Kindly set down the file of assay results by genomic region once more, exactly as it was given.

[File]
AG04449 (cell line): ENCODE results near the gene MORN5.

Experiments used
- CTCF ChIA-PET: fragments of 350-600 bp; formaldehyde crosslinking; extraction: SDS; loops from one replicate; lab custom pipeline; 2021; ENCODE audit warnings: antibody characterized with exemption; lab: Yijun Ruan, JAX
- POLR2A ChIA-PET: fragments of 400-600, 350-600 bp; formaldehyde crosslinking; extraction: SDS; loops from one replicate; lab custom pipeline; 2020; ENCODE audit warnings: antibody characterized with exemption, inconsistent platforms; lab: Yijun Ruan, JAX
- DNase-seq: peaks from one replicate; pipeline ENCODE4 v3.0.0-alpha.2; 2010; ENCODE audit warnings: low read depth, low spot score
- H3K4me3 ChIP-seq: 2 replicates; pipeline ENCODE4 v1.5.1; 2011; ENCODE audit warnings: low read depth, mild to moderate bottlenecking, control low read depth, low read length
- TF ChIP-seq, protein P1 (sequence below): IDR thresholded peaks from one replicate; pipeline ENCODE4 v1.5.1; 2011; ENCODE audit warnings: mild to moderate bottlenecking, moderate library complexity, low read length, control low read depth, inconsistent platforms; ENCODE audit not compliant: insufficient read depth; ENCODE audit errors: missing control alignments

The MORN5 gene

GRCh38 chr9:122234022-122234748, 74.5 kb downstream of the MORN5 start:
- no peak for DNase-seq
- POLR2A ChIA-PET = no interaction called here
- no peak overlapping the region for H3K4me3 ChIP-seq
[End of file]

AG04449 (cell line): ENCODE results near the gene MORN5.

Experiments used
- CTCF ChIA-PET: fragments of 350-600 bp; formaldehyde crosslinking; extraction: SDS; loops from one replicate; lab custom pipeline; 2021; ENCODE audit warnings: antibody characterized with exemption; lab: Yijun Ruan, JAX
- POLR2A ChIA-PET: fragments of 400-600, 350-600 bp; formaldehyde crosslinking; extraction: SDS; loops from one replicate; lab custom pipeline; 2020; ENCODE audit warnings: antibody characterized with exemption, inconsistent platforms; lab: Yijun Ruan, JAX
- DNase-seq: peaks from one replicate; pipeline ENCODE4 v3.0.0-alpha.2; 2010; ENCODE audit warnings: low read depth, low spot score
- H3K4me3 ChIP-seq: 2 replicates; pipeline ENCODE4 v1.5.1; 2011; ENCODE audit warnings: low read depth, mild to moderate bottlenecking, control low read depth, low read length
- TF ChIP-seq, protein P1 (sequence below): IDR thresholded peaks from one replicate; pipeline ENCODE4 v1.5.1; 2011; ENCODE audit warnings: mild to moderate bottlenecking, moderate library complexity, low read length, control low read depth, inconsistent platforms; ENCODE audit not compliant: insufficient read depth; ENCODE audit errors: missing control alignments

The MORN5 gene

GRCh38 chr9:122234022-122234748, 74.5 kb downstream of the MORN5 start:
- no peak for DNase-seq
- POLR2A ChIA-PET = no interaction called here
- no peak overlapping the region for H3K4me3 ChIP-seq